October 12th marks the 180th Anniversary of the establishment of Consular ties between the United States of America and New Zealand. In 1838, James Reddy Clendon was appointed as the first U.S. Consul to New Zealand.
Throughout his time in this role he was present at many of the earliest encounters between tangata whenua, the Māori people and European settlers – witnessing both the Declaration of Independence and the Treaty of Waitangi. The Clendon House in Rawene stands as a historical site that represents a time when Northland was the centre of colonial politics and a growing industry.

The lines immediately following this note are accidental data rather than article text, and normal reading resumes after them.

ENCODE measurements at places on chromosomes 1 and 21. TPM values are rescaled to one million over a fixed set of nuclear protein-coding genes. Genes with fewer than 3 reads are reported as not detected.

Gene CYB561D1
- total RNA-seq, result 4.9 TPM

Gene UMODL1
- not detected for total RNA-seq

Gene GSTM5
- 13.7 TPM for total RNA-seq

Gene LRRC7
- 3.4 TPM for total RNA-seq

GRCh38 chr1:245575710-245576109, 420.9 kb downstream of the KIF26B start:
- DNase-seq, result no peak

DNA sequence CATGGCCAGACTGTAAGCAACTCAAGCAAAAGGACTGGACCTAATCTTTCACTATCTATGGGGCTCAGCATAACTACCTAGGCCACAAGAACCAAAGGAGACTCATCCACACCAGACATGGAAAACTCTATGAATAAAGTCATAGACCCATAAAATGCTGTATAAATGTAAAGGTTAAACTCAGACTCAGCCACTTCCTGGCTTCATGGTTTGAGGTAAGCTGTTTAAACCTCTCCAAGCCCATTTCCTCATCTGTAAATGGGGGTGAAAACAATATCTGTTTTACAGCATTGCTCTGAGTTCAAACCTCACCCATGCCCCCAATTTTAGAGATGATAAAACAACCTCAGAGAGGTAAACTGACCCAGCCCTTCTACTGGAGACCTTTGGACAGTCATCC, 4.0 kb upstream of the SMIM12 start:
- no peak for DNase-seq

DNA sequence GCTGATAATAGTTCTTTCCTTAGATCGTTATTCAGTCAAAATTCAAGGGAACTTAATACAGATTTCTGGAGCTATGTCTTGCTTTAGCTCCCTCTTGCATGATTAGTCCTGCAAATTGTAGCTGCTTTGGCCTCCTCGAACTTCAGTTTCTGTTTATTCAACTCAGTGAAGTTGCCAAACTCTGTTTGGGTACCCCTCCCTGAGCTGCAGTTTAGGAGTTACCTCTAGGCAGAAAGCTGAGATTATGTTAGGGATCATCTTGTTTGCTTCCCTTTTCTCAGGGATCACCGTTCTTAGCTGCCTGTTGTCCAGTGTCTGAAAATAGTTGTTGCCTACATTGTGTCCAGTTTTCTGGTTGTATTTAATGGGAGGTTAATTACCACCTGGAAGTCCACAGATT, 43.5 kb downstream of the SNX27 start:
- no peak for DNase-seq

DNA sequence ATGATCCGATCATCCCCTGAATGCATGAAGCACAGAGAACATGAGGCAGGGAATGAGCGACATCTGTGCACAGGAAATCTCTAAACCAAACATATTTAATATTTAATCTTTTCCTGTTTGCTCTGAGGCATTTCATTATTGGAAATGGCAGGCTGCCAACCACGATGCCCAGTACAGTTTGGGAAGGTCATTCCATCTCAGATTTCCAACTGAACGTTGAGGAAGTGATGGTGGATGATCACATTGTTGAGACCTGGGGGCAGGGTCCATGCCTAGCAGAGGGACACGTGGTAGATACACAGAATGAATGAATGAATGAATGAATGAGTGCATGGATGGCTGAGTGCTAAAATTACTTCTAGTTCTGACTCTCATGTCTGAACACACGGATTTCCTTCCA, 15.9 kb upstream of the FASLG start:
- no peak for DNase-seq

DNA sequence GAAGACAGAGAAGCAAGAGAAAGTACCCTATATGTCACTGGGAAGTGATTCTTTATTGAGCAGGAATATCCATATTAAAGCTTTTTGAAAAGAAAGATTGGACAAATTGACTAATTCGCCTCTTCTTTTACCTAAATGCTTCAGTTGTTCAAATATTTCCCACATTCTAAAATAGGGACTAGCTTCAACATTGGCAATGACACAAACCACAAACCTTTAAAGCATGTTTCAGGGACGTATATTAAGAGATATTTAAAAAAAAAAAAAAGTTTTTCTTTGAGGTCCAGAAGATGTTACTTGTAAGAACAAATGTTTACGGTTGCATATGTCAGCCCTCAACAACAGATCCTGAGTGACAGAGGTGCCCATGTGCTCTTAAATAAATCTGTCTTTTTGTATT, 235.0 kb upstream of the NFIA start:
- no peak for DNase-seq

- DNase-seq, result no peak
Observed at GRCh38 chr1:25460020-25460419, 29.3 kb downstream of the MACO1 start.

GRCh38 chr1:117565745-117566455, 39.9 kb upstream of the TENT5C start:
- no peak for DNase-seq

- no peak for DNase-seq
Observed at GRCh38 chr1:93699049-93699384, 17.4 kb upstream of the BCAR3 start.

The U.S. and New Zealand’s values are what unites them then and now, with an ongoing dedication to democratic principles, scientific research, and peacekeeping. Today, the U.S. continues to maintain strong diplomatic ties as their relationship with New Zealand flourishes politically, economically and socially.